Writing in an op/ed column in the Globe and Mail, Tom Flanagan recounts the recent trials and tribulations of Liberal leader Michael Ignatieff, and casts them in an interesting -- and familiar -- light:
"The leader of the opposition, after supporting the minority government's budget, decides that he would like to force an election after all. He publicly announces his intention to defeat the government, leaving the Prime Minister lots of time to react. Then the roof caves in at Stornoway.As Flanagan notes, this certainly describes Michael Ignatieff's experience since September. But it also describes the experience of Prime Minister Stephen Harper in 2005, back when he was occupying Ignatieff's current office.
The government whips up a storm of public opposition to an election, telling people that they will lose benefits that were in the budget but have not yet passed through Parliament. Helping the government to survive, Jack Layton offers crucial support in return for policy concessions that will please NDP supporters. At a major turning point, the unity of the opposition is threatened as the leader loses the support of a key member of the caucus.
Public reaction is savage. People say they don't want an election, and the opposition falls to rock-bottom standing in the polls while the government soars. Pundits indulge in a feeding frenzy over the badly wounded body of the opposition leader. They deride his strategy. They demand that he reveal the platform he will run on in the next election campaign. They speculate that his political career is over. In response, the leader replaces his chief of staff and contemplates further changes in his retinue."
"After initially supporting Paul Martin's budget, Mr Harper decided to defeat the government when embarrassing revelations started to trickle out from the Gomery inquiry into the Liberal sponsorship scandal.Of course, there are many differences afoot. The Gomery Inquiry was already underway when Harper made his intentions to defeat the Martin government clear. Canadians already knew that an embarrassment of riches had been stolen by the Liberal party under the guise of the Sponsorship Program.
Then everything happened as just described. The government mobilized public opinion against an election, the NDP changed sides, Belinda Stronach defected to the Liberals, Conservative poll numbers nosedived, Mr Harper was savaged in the media and he reorganized his office."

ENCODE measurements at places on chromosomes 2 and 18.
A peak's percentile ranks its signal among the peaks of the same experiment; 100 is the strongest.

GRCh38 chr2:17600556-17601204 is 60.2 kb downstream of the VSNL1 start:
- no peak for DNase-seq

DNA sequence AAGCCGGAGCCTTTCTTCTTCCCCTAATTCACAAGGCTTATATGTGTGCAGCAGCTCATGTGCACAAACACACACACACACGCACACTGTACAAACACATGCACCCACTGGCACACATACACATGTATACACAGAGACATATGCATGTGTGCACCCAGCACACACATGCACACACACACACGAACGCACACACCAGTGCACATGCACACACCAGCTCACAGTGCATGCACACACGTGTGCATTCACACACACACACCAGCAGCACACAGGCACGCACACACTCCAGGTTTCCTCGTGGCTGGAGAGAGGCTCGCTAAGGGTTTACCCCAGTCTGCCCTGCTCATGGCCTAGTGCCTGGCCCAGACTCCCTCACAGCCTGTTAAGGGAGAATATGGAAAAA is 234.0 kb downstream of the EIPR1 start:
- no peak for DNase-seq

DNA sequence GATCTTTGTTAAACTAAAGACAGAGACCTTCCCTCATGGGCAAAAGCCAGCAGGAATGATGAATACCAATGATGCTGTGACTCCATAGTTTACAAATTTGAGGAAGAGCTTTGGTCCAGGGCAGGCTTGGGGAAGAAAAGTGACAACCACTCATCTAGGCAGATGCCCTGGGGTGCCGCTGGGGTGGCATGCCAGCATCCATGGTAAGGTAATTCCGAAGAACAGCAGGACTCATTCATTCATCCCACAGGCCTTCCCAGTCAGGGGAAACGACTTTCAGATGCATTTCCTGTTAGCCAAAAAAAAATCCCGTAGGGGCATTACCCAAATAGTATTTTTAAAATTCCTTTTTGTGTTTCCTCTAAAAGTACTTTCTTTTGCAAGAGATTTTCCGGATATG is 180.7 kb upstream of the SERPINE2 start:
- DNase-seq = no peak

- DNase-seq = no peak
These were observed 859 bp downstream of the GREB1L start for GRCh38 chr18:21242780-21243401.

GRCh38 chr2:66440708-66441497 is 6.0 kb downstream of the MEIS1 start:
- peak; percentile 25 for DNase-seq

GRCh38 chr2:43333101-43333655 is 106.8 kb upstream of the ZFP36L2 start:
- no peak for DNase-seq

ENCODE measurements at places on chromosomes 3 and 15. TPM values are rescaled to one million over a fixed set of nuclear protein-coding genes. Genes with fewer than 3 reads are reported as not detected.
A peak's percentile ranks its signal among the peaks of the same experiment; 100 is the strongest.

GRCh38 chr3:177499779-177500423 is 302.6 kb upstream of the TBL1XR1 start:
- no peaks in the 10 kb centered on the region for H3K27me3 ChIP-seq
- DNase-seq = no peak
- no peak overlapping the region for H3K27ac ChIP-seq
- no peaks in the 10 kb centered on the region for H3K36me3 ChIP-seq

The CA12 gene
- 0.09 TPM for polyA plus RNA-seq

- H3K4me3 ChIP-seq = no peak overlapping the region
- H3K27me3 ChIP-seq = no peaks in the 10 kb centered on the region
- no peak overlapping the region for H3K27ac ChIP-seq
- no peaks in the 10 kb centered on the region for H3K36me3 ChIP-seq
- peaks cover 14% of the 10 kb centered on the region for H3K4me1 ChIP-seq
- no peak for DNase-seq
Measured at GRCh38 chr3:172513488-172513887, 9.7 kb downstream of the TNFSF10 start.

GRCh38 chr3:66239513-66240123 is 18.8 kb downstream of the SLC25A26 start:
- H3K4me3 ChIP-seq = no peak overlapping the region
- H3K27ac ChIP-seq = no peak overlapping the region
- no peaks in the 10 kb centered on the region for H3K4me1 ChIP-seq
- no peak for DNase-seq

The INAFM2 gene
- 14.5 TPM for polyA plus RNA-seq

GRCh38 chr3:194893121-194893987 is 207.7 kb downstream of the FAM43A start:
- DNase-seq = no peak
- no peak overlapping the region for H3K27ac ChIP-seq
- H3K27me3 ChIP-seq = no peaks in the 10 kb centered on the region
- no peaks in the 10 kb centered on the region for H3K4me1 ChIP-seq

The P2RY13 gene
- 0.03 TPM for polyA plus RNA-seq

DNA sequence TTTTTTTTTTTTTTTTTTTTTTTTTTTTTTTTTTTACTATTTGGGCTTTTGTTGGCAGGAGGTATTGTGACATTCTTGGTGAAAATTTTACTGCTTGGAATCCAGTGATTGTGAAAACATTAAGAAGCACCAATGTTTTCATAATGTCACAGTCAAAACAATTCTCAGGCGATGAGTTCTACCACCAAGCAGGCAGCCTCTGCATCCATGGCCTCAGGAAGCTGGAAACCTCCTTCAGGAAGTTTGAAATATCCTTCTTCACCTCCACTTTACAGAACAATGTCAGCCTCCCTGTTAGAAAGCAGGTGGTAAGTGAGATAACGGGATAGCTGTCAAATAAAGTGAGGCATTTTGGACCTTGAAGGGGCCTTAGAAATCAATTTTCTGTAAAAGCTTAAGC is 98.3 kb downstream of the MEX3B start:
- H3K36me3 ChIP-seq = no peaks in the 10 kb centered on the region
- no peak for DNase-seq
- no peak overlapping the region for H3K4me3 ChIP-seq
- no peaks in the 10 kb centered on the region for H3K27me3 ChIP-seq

What we didn't yet know was the brazen flagrance with which the scandal was perpetrated.
Recently, the Liberal party has been making a lot of noise about a disproportionate amount of stimulus funds being spend on projects in their ridings. When asked to disclose precisely where money was being spent, and one what projects, the Tories decided to bury Parliamentary Budget Officer Kevin Page with virtually every document related to the matter.
But there are numerous other factors involved in the matter, including the requirements of regional parity, as well as an alleged disproportionate number of project applications from municipalities within Conservative-held ridings.
It seems highly unlikely that an adscam-level scandal is going to emerge to rescue Ignatieff from his current circumstance.
Still, Flanagan has in his hands the power to improve his party's circumstances, and put it in a position where it can compete with the Conservative party for the privilege to govern the country.
Flanagan describes the steps Ignatieff needs to take very simply:
First, study what Harper did to turn his fortunes around. (Unshockingly, Flanagan suggests some of his own work.) Second, when moving to defeat the government, move quickly. Third, have a reason to defeat the government. Have a pretext.
Many Canadians were confused about Ignatieff's eagerness to defeat the government. It seemed very sudden, and Ignatieff seemed to lack an issue underiding the move other than Harper's time allegedly being "up".
The recent move to recruit Peter Donolo back into the Liberal leader's office suggests that Ignatieff may be following a similar game plan to Harper's. But, as Flanagan notes, it won't be enough on its own:
"Mr Ignatieff has messed up big-time, but the outlook doesn't have to be entirely bleak. Since he has been imitating Mr Harper so closely, he can take solace from the fact that the Conservative leader bounced back, winning the next election and becoming prime minister less than a year after his time of troubles in spring 2005.Of course, there is one potential weakness in Flanagan's advice to Ignatieff.
Replacing a chief of staff won't solve anything (in politics, the person who is fired is seldom to blame for what went wrong), but it can be an occasion for starting over.
The key is self-interrogation. Someone who wants the ultimate prize of becoming PM has to accept responsibility for all the things that go wrong along the way and figure out how not to repeat those errors (while realizing he will inevitably make others). That's the most important lesson of Mr. Harper's annus horribilis of 2005: that a leader can rebound from disaster to triumph if he accepts responsibility for his mistakes and learns to avoid them in the future."
In following Flanagan's advice, Ignatieff would be trying to emulate the Stephen Harper of 2005. But if the Prime Minister has shown anything over the past three years, it's that Harper has a repertoire packed full of politically savvy maneuvers.
Michael Ignatieff can't fully expect to be able to use Stephen Harper's playbook from 2005 to be able to beat the Harper of today. When Ignatieff's time to move against Harper finally comes, he'd better be able to have a play of his own to call.